24th May 2018
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Probation for ‘arrogant’ boatman

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TAKING a boat out across the busy Bressay Sound at night without any lights to guide him or warn other vessels of his presence earned an “arrogant” Lerwick man a 12-month probation order when he appeared at the town’s sheriff court.

Craig Sandison, 21, of Cheyne Crescent, was also ordered to carry out 120 hours of community service when he stood before sheriff James Hendry on Wednesday.

Sandison had previously admitted piloting an inflatable boat between Bressay Pier and Victoria Pier on 22 August with 61 microgrammes of alcohol in 100 millilitres of breath, exceeding the legal limit of 35 microgrammes of alcohol.

He also pleaded guilty to culpably and recklessly navigating the boat during the hours of darkness without navigational lights or life jackets, all in close proximity to other maritime traffic. Sentence had been deferred until Wednesday’s date for reports to be compiled.

Procurator fiscal Duncan Mackenzie said Sandison’s past record was of “particular concern”, given he had a previous conviction for culpable and reckless conduct in exactly the same circumstances.

“The problem with the accused is he is a particularly arrogant individual who seems to feel he has the ability and knowledge and wherewithal to do whatever he wishes with his little boat.”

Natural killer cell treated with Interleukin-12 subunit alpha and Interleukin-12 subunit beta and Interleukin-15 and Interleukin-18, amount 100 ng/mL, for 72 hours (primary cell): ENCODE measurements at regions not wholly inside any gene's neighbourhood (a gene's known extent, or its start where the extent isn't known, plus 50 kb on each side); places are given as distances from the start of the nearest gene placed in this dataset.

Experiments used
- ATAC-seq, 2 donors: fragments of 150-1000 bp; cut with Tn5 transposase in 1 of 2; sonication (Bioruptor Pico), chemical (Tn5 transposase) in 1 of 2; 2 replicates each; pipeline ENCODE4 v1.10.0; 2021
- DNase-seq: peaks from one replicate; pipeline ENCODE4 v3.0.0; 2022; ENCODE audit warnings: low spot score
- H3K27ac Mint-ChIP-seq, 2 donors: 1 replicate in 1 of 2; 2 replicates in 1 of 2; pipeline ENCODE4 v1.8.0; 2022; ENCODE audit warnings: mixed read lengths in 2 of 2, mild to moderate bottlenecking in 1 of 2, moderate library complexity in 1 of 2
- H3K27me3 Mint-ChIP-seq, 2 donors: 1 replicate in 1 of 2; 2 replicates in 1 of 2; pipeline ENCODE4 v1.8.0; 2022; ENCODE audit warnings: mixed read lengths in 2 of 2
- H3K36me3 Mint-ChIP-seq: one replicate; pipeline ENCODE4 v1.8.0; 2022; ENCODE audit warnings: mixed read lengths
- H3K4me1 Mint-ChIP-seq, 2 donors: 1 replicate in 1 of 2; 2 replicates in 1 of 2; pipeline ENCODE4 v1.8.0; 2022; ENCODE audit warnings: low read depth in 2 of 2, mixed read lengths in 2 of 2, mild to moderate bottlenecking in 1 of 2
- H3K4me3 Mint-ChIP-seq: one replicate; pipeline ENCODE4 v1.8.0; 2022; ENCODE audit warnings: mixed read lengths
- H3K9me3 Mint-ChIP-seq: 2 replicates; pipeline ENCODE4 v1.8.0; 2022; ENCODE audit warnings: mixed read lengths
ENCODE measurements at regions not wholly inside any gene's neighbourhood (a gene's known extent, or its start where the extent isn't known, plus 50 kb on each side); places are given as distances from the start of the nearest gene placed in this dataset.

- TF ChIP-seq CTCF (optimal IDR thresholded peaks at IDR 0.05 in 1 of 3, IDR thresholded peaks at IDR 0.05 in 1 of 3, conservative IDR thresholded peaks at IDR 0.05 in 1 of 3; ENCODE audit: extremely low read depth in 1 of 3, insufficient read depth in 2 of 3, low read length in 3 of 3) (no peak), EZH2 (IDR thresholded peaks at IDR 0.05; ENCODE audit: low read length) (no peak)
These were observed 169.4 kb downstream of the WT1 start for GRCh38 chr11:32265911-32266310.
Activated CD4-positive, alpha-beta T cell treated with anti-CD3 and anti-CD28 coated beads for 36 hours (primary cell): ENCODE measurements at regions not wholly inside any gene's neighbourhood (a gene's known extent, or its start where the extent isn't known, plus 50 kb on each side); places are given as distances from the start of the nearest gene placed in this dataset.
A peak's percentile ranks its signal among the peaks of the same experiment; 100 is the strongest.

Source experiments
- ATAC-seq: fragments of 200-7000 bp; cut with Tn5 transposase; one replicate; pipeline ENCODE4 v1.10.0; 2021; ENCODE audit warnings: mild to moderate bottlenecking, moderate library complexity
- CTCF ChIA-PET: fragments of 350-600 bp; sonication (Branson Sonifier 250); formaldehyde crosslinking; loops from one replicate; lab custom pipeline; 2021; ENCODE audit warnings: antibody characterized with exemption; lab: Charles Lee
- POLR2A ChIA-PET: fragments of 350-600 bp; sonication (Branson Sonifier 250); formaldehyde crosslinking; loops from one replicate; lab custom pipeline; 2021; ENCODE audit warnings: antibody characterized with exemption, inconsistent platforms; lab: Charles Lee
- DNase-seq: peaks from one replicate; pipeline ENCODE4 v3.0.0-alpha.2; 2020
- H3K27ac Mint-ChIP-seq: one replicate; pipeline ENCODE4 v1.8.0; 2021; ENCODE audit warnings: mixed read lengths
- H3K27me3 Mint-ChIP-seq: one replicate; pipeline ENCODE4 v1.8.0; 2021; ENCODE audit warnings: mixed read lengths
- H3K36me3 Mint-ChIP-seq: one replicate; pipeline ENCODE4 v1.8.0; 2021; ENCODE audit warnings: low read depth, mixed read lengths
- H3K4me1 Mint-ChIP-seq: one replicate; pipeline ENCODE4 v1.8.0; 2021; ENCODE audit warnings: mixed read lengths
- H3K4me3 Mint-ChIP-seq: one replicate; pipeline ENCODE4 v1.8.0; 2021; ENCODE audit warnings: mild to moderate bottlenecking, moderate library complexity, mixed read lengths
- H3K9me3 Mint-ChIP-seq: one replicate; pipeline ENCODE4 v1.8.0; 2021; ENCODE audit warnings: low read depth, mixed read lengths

The court heard Sandison’s social enquiry report had been positive, and that he was successfully holding down a job.

Sheriff Hendry said the “core issue” for Sandison was his alcohol consumption, which needed to be addressed.

“It seems to me drink is your undoing. If some sort of accident had happened goodness knows the difficulties that would then have ensued, with people trying to rescue you.”

In a separate hearing David Robertson, also 21, of Port Arthur in Scalloway, was fined £800 for steering a small pleasure boat at Scalloway Harbour with 94 microgrammes of alcohol in 100 millilitres of breath.

Robertson pleaded guilty by letter to carrying out the offence on 14th August. The court heard concerned members of the public had seen Robertson in his craft drunk, shouting and singing.

He had trouble in the boat and required assistance getting back to shore.  When he got there, he found the police waiting for him at the harbour.

Sheriff Hendry said Robertson could have been facing a fine of £1,200 for the offence, but he restricted it because of his early plea.

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